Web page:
This week

The ONE sign China is more reliant on Australia again

This subway in the middle of an empty field in China is a good sign for Australia. The Communist Party’s drive to build more transport infrastructure is driving a recovery in the price of iron ore. Read more on dailymail.co.uk


Back Lithuania or face more Chinese coercion, lawmakers tell EU chiefs

Inaction against unofficial trade embargo will allow Beijing to intensify ‘divide and rule’ practices and weaken European unity, MEPs warn. Read more on scmp.com


‘Not ruled out use of force’ China ambassador blasts EU over Taiwan trade negotiations

CHINA’s Ambassador to France has “not ruled out the use of force” amid rising tensions with Taiwan and anger in Beijing over EU-Taiwan trade talks. Read more on express.co.uk


China’s zero-Covid policy could deal another blow to global supply chains, Moody’s says

The challenges has been “with us for about a year now,” said Katrina Ell is a senior economist for Asia-Pacific at Moody’s Analytics. Read more on cnbc.com



Last week

Congestion at China’s Largest Port Triggers More Supply Chain Worries – Vision Times

The pandemic has disrupted supply chains, causing product shortages and pushing up inflation. As the Omicron wave spreads, the situation is expected to worsen. Read more on visiontimes.com


China posts record trade surplus in Dec and 2021 on robust exports

China posted a record trade surplus in December and in 2021, as exports outperformed expectations amid a global pandemic, but some analysts are pointing to a slowdown in international shipments in the coming months. Read more on reuters.com


China’s 2021 trade surplus with U.S. at $396.58 bln

China’s trade surplus with the United States was $39.23 billion in December and $396.58 billion for the whole of 2021, data from China’s General Administration of Customs showed on Friday. Read more on reuters.com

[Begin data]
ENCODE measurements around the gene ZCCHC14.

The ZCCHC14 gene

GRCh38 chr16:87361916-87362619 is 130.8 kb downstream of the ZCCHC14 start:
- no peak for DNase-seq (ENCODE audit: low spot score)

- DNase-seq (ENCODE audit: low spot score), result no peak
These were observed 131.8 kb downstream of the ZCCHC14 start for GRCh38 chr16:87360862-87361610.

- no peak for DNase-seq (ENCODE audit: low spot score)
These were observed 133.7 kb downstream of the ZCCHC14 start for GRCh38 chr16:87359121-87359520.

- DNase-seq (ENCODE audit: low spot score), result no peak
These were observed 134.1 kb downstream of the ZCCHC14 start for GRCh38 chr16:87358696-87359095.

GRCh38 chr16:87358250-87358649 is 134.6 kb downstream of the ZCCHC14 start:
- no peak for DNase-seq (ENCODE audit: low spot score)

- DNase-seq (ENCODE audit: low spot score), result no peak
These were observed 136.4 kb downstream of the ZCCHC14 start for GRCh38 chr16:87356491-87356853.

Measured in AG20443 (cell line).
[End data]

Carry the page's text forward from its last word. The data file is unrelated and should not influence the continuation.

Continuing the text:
China’s export growth likely eased further in December: Reuters poll

China’s export growth likely lost more steam in December as a key economic driver continues to weaken, while imports also slowed and concerns over the Omicron variant weighed on the demand outlook, a Reuters poll showed on Thursday. Read more on reuters.com


China’s zero-Covid lockdowns could reignite global supply chain delays, says UBS

Kelvin Tay of UBS Global Wealth Management says global supply chain disruptions could be restarted if China locks down key production centers and ports as part of its zero-Covid policy. Read more on cnbc.com


Cargo Containers: A Closer Look at the Box that Blocks Our Supply Chain – Vision Times

After cargo containers became standardized and efficient, they revolutionized shipping and transformed our global economy. The inherent risks have become apparent, but how do we reduce them? Read more on visiontimes.com


India may reconsider some investments from China: Report

India imposed curbs amid a bloody border standoff with China and also to avert risks of opportunistic takeovers. Read more on aljazeera.com


China Locks Down World’s Third-Busiest Port City, Potentially Disrupting Global Supply Chain

China’s industrial city of Ningbo and home to the third-largest container port in the world, has been under … Read more on theepochtimes.com


Australians buy a record quantity of imports from China

Australia’s imports from China are at record levels despite the strained diplomatic relations. China is also supplying more than 70 per cent of Australia’s approved rapid antigen test kits. Read more on dailymail.co.uk


Semiconductor demand sees Taiwan’s exports to mainland hit record high

Taiwanese official says that US sanctions have led to a significant increase in mainland demand for Taiwan’s chips, and that strong demand will continue until the mainland’s chip technology is upgraded. Read more on scmp.com



This month

As Globalization Evolves, Inflation Will Rise

One of the major benefits historically provided by globalization—the seemingly endless supply of inexpensive products—will soon come to an end. This will drive inflation up for years to come. Read more on intpolicydigest.org